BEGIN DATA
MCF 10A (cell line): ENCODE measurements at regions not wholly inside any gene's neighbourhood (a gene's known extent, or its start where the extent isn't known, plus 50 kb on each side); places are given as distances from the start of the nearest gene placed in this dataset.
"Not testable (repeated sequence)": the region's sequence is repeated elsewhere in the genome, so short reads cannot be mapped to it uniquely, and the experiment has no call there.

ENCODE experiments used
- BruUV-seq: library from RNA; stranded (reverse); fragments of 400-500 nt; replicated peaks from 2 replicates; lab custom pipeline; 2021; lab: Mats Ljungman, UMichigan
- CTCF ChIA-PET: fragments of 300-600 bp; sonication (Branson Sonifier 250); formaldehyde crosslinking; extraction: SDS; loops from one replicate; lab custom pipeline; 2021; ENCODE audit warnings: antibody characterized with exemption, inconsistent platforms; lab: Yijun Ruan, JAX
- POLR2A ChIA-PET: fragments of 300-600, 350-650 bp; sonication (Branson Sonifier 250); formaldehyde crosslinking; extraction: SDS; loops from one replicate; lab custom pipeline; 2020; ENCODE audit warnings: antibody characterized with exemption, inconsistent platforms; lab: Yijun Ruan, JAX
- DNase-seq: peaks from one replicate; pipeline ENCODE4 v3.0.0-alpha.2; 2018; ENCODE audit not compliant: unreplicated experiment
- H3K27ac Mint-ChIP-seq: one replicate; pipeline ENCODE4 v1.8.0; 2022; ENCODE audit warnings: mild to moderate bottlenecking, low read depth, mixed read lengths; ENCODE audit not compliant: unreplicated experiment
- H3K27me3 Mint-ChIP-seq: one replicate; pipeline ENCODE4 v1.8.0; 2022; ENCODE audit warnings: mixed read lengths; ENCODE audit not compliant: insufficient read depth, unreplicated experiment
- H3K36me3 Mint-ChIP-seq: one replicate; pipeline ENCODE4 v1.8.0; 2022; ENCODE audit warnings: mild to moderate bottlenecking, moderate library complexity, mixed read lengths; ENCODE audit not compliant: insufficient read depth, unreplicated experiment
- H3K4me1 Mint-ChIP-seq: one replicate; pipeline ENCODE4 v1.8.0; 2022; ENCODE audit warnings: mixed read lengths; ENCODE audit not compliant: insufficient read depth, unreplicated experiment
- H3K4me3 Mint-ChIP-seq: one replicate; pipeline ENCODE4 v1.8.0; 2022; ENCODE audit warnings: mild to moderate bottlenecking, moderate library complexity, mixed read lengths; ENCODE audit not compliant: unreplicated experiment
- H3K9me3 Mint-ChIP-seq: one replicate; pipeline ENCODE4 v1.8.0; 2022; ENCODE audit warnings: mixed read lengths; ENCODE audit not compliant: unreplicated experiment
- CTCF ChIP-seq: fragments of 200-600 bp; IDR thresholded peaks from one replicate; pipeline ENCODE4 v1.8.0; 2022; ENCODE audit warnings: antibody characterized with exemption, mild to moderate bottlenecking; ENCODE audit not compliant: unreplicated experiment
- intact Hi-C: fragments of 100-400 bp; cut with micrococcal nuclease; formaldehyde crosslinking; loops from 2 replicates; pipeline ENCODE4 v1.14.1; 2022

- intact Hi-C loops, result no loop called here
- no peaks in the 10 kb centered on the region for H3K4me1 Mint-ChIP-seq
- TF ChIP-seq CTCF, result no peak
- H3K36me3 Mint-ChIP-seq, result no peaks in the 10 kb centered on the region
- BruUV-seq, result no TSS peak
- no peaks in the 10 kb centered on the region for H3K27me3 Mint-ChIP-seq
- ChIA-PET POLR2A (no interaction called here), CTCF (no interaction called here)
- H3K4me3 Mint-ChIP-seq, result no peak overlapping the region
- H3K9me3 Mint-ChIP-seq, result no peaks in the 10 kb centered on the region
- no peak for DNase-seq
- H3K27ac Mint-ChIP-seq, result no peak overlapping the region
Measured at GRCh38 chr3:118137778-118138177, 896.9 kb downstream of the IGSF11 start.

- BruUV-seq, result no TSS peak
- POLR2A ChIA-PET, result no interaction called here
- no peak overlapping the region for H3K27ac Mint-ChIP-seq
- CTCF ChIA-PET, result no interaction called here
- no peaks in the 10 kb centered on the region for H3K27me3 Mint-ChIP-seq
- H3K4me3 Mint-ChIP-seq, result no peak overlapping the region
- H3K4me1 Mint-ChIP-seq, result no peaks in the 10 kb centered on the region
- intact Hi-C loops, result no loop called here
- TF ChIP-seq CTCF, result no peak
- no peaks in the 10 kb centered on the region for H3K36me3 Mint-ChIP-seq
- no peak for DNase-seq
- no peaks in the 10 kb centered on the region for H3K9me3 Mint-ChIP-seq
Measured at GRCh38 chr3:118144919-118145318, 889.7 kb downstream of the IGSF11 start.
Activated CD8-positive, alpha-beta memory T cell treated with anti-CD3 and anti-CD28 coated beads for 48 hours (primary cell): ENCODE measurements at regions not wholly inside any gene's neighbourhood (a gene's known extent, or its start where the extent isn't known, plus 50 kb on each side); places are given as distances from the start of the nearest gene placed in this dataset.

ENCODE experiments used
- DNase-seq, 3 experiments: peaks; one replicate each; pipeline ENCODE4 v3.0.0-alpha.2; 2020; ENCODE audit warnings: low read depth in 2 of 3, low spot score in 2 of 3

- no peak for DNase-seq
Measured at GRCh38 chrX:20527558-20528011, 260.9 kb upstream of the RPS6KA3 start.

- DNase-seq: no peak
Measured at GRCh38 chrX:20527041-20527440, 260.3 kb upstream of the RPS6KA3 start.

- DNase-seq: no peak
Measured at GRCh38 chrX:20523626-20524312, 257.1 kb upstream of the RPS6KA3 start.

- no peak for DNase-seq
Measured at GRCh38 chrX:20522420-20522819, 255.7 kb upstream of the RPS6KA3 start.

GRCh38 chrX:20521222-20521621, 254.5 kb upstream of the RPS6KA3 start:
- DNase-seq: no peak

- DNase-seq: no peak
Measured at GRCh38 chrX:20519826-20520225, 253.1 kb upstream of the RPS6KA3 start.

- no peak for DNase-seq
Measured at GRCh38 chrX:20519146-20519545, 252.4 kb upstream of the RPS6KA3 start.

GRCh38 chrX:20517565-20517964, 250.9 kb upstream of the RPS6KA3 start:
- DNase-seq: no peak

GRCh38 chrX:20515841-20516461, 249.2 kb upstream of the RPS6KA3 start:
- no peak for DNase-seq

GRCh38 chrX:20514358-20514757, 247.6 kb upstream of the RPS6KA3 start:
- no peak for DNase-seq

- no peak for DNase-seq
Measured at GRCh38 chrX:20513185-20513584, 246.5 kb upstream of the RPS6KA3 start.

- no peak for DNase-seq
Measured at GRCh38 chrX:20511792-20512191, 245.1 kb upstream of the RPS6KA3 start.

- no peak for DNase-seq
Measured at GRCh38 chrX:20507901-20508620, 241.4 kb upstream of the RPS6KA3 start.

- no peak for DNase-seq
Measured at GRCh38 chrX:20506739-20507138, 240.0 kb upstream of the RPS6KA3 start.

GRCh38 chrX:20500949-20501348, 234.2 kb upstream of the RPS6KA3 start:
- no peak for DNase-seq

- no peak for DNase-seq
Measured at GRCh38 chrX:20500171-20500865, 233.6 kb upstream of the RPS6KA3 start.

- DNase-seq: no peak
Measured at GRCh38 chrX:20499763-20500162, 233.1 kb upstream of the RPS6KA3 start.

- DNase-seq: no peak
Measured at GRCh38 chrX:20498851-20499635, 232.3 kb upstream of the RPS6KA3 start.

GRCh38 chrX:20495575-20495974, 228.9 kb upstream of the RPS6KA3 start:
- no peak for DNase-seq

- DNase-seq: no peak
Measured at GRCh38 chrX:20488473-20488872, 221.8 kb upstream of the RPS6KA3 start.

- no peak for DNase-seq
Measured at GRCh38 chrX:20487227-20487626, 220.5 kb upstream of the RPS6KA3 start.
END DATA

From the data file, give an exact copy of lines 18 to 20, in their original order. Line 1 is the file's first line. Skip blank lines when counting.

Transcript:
- TF ChIP-seq CTCF, result no peak
- H3K36me3 Mint-ChIP-seq, result no peaks in the 10 kb centered on the region
- BruUV-seq, result no TSS peak